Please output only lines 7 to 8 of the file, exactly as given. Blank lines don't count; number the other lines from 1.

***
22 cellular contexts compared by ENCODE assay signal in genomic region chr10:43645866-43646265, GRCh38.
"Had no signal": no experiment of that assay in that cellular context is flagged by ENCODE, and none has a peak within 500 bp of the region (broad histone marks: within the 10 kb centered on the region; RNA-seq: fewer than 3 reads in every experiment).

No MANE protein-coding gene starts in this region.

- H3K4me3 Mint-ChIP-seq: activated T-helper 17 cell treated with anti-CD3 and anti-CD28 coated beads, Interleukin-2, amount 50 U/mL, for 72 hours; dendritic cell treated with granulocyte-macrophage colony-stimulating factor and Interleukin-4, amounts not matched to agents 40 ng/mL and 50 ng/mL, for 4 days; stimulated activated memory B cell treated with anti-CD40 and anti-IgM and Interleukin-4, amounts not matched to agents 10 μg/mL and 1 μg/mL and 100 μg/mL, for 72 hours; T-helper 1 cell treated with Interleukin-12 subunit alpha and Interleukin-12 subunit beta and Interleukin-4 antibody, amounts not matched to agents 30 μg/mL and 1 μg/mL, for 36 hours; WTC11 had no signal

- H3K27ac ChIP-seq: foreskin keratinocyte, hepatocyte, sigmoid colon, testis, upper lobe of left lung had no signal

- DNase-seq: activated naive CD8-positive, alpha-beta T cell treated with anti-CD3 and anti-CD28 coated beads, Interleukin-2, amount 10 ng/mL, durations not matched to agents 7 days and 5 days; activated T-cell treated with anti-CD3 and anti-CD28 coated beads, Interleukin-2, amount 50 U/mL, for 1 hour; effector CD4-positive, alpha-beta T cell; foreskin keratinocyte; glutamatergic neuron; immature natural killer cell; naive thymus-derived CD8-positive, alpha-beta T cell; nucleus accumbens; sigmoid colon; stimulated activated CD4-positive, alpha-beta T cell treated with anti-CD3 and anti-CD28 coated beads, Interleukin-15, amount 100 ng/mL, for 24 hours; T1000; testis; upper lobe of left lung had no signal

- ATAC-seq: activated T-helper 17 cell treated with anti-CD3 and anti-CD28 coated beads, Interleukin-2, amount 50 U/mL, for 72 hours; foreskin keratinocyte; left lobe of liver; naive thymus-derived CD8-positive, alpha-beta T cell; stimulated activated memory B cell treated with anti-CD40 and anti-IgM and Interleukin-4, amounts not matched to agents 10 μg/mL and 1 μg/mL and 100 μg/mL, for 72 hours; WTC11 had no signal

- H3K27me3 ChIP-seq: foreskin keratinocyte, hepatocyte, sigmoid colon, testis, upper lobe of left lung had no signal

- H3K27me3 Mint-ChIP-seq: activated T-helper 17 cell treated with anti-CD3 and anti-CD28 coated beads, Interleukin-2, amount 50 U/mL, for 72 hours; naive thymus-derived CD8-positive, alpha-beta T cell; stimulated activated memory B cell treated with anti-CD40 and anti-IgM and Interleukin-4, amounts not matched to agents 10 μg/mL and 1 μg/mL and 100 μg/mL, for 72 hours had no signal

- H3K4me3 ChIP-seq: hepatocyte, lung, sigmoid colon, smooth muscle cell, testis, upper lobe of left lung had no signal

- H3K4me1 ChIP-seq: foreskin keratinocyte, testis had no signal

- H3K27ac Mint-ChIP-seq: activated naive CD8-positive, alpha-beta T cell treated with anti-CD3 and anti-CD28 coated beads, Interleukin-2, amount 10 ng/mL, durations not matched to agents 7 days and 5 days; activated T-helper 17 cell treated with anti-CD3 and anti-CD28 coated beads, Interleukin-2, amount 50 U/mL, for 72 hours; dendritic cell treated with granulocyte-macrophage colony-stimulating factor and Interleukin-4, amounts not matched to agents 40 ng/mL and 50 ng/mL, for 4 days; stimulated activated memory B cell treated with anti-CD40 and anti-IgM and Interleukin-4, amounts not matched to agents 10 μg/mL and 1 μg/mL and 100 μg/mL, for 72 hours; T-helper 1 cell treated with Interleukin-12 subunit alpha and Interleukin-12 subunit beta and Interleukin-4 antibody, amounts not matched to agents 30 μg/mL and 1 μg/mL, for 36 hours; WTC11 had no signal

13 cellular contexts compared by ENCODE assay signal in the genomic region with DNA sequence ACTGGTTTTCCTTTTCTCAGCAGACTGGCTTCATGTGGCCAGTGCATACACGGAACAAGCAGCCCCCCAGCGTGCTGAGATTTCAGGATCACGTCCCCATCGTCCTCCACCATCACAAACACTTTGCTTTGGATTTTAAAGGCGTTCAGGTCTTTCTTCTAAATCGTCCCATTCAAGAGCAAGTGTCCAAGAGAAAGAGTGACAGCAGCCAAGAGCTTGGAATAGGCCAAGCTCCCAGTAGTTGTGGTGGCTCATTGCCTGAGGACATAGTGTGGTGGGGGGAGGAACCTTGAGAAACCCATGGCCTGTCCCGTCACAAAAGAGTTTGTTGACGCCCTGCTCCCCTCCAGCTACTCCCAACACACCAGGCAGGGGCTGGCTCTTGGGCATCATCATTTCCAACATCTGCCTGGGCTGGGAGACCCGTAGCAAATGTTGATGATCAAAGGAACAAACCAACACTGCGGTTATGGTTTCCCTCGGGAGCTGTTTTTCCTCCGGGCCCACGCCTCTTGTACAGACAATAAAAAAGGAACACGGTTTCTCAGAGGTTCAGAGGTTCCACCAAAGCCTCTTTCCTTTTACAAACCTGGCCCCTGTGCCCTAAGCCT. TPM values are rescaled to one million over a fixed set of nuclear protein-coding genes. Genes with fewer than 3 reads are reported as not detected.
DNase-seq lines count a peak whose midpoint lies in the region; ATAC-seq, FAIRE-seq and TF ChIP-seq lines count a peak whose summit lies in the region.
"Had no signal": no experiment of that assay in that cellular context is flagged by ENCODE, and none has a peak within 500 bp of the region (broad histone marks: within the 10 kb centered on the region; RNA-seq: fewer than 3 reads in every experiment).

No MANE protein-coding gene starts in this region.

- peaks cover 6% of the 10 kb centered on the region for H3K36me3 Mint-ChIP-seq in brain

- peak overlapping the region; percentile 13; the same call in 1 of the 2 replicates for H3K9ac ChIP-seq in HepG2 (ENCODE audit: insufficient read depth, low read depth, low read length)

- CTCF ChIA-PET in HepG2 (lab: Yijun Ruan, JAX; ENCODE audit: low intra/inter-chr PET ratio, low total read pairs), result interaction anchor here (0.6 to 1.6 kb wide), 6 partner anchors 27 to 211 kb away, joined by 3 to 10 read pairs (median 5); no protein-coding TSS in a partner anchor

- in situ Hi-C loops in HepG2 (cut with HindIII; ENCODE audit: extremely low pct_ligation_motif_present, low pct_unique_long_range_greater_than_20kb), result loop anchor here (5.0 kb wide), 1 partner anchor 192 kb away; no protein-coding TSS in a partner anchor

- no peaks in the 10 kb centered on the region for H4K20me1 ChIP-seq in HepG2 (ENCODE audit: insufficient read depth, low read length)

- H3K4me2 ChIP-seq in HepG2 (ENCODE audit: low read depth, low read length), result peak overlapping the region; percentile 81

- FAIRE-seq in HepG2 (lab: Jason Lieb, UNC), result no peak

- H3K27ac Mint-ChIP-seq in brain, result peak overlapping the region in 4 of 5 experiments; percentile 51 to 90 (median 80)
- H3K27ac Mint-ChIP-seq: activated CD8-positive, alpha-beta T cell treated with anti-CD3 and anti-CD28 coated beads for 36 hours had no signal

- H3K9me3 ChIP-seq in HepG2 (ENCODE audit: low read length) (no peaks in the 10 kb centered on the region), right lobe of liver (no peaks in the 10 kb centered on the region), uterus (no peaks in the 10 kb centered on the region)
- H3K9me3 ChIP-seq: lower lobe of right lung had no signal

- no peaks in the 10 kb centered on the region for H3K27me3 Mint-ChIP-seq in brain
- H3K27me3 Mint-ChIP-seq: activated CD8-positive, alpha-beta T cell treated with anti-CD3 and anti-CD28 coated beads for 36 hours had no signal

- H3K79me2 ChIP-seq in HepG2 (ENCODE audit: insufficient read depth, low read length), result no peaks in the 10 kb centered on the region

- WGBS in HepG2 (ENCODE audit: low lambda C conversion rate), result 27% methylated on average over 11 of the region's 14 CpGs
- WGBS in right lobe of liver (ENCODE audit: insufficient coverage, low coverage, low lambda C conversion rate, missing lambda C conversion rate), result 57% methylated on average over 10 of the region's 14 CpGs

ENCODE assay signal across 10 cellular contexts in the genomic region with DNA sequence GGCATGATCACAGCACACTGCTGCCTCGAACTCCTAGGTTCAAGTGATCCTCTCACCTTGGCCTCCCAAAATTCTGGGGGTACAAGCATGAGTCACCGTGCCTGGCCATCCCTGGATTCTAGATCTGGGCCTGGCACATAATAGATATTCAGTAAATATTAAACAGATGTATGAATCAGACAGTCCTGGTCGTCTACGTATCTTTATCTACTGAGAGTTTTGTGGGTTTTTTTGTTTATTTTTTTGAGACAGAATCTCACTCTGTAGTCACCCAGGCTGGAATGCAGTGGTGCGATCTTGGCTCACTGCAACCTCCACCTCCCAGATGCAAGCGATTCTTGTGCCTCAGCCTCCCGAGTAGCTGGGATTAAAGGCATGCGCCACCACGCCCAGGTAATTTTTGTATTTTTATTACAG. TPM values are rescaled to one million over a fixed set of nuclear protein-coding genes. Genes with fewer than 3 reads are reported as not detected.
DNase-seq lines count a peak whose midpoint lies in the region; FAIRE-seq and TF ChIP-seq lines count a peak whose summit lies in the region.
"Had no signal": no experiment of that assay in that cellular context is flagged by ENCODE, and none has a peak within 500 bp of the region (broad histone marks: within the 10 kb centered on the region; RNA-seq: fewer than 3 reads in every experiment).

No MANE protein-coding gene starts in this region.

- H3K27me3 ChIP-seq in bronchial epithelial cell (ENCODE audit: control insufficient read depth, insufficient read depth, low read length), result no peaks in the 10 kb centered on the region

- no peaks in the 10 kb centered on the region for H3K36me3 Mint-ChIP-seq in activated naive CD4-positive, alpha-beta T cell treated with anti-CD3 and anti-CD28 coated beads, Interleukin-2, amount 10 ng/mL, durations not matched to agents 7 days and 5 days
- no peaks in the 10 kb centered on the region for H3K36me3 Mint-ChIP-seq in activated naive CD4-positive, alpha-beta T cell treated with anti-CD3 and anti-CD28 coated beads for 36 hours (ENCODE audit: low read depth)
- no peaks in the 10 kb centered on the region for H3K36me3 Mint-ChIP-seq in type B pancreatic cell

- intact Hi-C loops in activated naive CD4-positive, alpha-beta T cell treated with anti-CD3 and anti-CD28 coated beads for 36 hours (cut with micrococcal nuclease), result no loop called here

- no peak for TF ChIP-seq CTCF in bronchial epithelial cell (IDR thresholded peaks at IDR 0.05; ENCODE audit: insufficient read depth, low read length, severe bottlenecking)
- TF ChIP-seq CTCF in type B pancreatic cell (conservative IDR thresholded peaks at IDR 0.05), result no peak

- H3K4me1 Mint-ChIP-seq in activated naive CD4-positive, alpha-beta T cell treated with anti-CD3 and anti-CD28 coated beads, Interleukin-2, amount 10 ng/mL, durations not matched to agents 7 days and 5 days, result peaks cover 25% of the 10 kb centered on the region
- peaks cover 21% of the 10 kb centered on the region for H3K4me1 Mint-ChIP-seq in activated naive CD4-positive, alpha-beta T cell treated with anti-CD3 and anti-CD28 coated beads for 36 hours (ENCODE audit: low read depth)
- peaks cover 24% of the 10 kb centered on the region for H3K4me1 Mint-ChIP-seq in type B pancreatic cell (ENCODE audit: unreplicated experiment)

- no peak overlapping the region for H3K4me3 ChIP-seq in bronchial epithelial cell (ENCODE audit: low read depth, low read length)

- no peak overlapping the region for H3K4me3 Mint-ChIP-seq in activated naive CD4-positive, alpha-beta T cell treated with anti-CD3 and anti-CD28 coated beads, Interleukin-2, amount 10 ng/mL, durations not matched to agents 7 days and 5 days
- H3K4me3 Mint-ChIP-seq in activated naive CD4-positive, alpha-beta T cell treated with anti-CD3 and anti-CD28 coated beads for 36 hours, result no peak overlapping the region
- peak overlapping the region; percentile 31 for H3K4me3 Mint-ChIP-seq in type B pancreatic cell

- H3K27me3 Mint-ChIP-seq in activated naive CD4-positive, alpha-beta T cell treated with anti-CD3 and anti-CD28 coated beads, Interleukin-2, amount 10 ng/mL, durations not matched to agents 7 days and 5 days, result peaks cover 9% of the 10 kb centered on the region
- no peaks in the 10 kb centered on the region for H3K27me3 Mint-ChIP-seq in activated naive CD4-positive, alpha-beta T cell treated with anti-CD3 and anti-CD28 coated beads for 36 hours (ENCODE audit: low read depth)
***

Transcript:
- ATAC-seq: activated T-helper 17 cell treated with anti-CD3 and anti-CD28 coated beads, Interleukin-2, amount 50 U/mL, for 72 hours; foreskin keratinocyte; left lobe of liver; naive thymus-derived CD8-positive, alpha-beta T cell; stimulated activated memory B cell treated with anti-CD40 and anti-IgM and Interleukin-4, amounts not matched to agents 10 μg/mL and 1 μg/mL and 100 μg/mL, for 72 hours; WTC11 had no signal

- H3K27me3 ChIP-seq: foreskin keratinocyte, hepatocyte, sigmoid colon, testis, upper lobe of left lung had no signal